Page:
Last Spring, we joined our partners at Housing CA to advocate in support of the seven Assembly and Senate bills that would reduce the barriers to access to housing and support the development of affordable and supportive housing units. We are happy to share that many of these bills passed through the Senate and Assembly and made their way to the Governor’s desk for signature. 

AB 2817 establishes the Housing California Challenge Program, which would authorize the Health and Human Services agency to provide rental assistance to people experiencing homelessness, and grants to local jurisdictions and service providers to connect people to housing and rental assistance. In June we encouraged our staff to make calls to urge legislators to support this bill. AB 2817 passed through the Senate and Assembly and is waiting for a decision from the Governor.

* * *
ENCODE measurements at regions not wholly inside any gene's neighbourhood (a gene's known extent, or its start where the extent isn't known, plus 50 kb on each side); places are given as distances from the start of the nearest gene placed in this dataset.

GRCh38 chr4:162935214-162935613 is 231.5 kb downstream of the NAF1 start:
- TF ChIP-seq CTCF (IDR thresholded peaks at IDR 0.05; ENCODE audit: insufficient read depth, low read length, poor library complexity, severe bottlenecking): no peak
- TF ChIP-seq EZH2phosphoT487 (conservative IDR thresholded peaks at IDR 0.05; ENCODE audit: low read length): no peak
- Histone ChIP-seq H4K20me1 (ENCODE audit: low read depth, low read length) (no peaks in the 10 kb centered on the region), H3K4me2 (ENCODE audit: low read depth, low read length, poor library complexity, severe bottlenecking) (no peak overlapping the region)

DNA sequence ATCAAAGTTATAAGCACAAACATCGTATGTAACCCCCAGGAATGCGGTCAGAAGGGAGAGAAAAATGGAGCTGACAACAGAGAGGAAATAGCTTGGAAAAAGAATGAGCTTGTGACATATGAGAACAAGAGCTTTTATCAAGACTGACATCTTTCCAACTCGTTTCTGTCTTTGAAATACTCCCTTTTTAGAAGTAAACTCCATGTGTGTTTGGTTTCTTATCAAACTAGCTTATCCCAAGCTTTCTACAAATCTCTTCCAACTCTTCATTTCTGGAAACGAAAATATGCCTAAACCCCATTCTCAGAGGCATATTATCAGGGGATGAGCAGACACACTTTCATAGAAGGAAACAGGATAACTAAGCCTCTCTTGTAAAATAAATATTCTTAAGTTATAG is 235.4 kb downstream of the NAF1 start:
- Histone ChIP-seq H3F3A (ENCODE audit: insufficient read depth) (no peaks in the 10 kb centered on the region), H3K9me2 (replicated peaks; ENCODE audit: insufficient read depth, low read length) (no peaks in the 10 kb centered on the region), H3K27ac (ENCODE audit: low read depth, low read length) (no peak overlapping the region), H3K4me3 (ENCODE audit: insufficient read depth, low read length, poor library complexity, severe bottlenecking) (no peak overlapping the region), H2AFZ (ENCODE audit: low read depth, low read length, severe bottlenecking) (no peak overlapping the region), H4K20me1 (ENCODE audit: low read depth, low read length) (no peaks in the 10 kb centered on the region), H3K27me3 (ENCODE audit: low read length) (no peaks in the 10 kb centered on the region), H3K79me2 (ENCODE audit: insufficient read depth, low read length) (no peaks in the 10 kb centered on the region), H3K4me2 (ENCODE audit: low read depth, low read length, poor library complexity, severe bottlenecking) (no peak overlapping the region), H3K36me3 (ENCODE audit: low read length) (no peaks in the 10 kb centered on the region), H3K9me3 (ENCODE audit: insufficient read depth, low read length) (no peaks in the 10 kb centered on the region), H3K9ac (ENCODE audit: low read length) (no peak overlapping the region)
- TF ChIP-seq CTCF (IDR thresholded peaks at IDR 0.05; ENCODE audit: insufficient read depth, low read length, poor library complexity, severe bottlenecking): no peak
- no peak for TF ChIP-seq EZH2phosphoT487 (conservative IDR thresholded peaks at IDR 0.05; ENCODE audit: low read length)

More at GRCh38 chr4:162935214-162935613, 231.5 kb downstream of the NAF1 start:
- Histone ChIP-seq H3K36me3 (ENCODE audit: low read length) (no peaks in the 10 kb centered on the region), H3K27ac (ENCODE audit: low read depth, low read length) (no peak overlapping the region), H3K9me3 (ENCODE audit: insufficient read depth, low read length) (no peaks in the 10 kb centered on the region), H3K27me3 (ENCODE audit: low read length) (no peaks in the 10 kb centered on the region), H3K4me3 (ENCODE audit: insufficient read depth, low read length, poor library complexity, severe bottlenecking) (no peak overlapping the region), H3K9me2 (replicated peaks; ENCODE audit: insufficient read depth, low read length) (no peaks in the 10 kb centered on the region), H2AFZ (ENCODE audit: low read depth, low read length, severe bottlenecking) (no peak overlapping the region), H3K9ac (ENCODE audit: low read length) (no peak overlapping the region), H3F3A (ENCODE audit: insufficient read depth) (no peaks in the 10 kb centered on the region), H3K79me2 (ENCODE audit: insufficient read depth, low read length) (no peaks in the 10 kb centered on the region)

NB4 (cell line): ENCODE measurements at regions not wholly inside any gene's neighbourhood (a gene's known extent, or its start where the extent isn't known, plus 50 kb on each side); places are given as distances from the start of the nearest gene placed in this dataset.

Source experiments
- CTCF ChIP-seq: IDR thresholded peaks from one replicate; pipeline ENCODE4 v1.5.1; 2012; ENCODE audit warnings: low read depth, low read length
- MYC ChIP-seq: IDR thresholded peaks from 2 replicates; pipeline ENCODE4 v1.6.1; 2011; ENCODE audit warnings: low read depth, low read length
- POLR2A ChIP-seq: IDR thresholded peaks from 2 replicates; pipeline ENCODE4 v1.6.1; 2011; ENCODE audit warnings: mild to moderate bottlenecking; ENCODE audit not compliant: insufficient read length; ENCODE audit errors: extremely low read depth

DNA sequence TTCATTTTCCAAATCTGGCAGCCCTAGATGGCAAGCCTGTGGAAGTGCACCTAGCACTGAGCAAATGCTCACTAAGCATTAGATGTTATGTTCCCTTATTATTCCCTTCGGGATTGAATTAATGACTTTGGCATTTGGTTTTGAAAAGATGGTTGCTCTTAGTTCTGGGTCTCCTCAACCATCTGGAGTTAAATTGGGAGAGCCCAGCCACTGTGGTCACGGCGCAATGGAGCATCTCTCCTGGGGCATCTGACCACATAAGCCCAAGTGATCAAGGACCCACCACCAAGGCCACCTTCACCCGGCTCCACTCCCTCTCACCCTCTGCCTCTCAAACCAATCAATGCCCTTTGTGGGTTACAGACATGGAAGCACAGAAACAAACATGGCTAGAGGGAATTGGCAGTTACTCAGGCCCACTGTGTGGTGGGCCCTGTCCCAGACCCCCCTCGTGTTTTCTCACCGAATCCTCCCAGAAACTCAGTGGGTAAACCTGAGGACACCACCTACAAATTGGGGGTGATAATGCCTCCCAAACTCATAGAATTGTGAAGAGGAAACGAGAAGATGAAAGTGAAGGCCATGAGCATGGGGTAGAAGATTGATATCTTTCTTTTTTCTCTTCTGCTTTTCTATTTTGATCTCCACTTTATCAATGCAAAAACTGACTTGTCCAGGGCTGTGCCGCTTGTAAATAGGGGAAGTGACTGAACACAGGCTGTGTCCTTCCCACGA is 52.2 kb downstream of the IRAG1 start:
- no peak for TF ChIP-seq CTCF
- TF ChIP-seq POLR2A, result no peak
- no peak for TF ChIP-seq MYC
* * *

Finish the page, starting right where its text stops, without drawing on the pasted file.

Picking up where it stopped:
AB 2334 builds on the improvements in density bonus law provided under AB 1763 by creating another opportunity for 100% affordable housing developments to earn enhanced density bonus in location-efficient areas, defined by low vehicle miles traveled. AB 2334 addresses the housing affordability crisis and furthers environmental sustainability goals by increasing the universe of sites available for affordable housing developments. This bill also made it through the Senate and is on the way to the governor’s desk.